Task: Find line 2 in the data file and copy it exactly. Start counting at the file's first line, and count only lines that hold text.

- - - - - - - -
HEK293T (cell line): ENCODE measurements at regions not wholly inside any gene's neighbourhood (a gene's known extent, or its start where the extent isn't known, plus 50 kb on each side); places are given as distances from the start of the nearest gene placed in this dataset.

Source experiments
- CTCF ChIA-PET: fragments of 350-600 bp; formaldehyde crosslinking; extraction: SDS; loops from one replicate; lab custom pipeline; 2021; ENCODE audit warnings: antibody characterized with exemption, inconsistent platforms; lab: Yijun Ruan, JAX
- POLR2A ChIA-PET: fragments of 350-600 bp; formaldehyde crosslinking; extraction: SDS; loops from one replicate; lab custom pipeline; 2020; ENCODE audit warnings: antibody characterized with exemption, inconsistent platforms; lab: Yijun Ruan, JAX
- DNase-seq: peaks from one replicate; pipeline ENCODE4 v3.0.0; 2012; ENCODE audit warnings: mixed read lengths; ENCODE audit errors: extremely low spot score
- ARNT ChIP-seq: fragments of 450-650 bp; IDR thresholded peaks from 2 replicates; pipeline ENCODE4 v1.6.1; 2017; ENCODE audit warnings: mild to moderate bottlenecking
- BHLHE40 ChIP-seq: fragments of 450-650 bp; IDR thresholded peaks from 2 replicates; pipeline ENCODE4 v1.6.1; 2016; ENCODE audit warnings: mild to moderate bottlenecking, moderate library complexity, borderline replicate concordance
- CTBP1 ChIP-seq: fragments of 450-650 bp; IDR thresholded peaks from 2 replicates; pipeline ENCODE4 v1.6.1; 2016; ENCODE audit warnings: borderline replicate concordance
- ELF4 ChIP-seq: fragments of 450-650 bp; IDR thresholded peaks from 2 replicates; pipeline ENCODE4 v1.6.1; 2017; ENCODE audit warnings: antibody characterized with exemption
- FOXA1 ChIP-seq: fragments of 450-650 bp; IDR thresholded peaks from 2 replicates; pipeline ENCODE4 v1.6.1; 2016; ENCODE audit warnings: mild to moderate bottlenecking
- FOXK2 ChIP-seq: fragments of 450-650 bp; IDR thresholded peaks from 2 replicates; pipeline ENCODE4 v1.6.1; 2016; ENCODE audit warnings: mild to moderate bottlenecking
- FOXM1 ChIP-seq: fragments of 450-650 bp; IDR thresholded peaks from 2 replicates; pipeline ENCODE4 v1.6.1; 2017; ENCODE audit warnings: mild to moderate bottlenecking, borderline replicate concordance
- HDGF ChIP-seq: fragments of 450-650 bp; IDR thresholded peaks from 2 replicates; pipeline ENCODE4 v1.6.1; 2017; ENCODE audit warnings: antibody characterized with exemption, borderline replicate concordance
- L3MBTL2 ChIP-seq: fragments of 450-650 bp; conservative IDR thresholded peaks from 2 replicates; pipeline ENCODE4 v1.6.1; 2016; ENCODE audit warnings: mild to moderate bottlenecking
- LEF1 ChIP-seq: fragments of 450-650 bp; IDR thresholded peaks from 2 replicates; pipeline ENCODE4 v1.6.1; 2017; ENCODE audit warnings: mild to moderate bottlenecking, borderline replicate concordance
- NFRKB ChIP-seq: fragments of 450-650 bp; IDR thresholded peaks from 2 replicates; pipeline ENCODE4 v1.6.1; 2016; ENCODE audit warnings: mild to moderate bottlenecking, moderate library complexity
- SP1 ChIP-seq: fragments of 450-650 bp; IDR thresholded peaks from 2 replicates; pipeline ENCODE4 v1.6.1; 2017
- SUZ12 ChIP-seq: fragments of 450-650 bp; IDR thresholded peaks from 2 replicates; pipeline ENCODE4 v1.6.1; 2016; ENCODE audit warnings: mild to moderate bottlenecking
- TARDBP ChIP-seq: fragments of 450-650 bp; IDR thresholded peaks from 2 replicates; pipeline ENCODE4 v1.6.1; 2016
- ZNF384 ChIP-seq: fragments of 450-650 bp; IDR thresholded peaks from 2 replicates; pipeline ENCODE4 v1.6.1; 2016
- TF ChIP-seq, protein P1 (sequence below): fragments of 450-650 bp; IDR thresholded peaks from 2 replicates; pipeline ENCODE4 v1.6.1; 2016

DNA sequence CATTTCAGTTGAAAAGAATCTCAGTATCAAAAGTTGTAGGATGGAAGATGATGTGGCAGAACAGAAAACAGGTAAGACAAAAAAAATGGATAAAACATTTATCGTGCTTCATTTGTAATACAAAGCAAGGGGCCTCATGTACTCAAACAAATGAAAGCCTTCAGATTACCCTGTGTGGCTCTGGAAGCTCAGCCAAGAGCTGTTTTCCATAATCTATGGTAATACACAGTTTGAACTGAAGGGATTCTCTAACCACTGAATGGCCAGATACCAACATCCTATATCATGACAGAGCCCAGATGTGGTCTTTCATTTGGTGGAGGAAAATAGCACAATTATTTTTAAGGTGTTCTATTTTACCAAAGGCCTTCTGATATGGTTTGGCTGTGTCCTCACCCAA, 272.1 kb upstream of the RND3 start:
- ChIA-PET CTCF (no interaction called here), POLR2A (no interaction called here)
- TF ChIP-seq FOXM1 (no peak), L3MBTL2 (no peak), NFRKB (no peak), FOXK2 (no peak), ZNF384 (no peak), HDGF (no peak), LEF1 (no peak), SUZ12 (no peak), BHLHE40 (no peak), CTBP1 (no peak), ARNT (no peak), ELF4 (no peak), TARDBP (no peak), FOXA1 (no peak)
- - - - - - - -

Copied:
Source experiments